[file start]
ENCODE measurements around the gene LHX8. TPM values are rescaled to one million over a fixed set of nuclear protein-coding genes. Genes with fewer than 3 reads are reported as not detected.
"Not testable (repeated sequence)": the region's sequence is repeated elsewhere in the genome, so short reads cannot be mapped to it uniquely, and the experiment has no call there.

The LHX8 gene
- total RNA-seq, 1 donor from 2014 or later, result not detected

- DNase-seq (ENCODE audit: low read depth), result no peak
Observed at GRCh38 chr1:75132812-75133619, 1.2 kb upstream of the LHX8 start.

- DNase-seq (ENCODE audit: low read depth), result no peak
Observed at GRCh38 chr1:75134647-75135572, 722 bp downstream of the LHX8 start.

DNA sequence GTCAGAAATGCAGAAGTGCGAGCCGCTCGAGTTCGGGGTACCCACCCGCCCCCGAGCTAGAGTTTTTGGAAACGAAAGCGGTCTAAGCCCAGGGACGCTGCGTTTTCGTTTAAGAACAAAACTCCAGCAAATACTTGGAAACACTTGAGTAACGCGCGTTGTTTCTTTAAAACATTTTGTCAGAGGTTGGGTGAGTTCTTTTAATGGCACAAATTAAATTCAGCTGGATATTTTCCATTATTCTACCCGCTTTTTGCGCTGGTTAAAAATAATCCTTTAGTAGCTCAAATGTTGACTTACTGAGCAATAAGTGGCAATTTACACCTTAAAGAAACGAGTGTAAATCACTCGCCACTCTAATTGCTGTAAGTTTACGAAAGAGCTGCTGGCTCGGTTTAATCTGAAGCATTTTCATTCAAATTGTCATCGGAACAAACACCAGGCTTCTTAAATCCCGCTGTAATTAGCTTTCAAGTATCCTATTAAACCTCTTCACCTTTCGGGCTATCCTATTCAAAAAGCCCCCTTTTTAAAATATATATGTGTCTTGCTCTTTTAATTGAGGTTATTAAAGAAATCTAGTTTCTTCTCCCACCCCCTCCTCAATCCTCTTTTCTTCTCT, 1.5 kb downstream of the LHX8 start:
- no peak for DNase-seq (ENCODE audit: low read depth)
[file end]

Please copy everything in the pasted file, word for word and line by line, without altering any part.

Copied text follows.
ENCODE measurements around the gene LHX8. TPM values are rescaled to one million over a fixed set of nuclear protein-coding genes. Genes with fewer than 3 reads are reported as not detected.
"Not testable (repeated sequence)": the region's sequence is repeated elsewhere in the genome, so short reads cannot be mapped to it uniquely, and the experiment has no call there.

The LHX8 gene
- total RNA-seq, 1 donor from 2014 or later, result not detected

- DNase-seq (ENCODE audit: low read depth), result no peak
Observed at GRCh38 chr1:75132812-75133619, 1.2 kb upstream of the LHX8 start.

- DNase-seq (ENCODE audit: low read depth), result no peak
Observed at GRCh38 chr1:75134647-75135572, 722 bp downstream of the LHX8 start.

DNA sequence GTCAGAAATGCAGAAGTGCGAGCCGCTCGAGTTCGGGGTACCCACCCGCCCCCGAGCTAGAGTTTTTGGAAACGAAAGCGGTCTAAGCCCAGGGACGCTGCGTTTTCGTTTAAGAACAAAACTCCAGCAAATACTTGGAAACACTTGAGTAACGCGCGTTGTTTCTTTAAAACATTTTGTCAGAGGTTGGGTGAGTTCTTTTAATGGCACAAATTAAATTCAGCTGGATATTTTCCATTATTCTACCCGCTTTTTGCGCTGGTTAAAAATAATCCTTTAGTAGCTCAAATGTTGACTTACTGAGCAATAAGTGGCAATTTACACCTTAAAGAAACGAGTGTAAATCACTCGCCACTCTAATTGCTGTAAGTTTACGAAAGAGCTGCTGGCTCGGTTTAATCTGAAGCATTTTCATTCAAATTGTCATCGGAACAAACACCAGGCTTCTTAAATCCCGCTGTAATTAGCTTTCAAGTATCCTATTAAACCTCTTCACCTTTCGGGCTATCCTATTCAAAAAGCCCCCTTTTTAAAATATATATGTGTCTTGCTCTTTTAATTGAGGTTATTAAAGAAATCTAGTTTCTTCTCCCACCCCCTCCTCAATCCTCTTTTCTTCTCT, 1.5 kb downstream of the LHX8 start:
- no peak for DNase-seq (ENCODE audit: low read depth)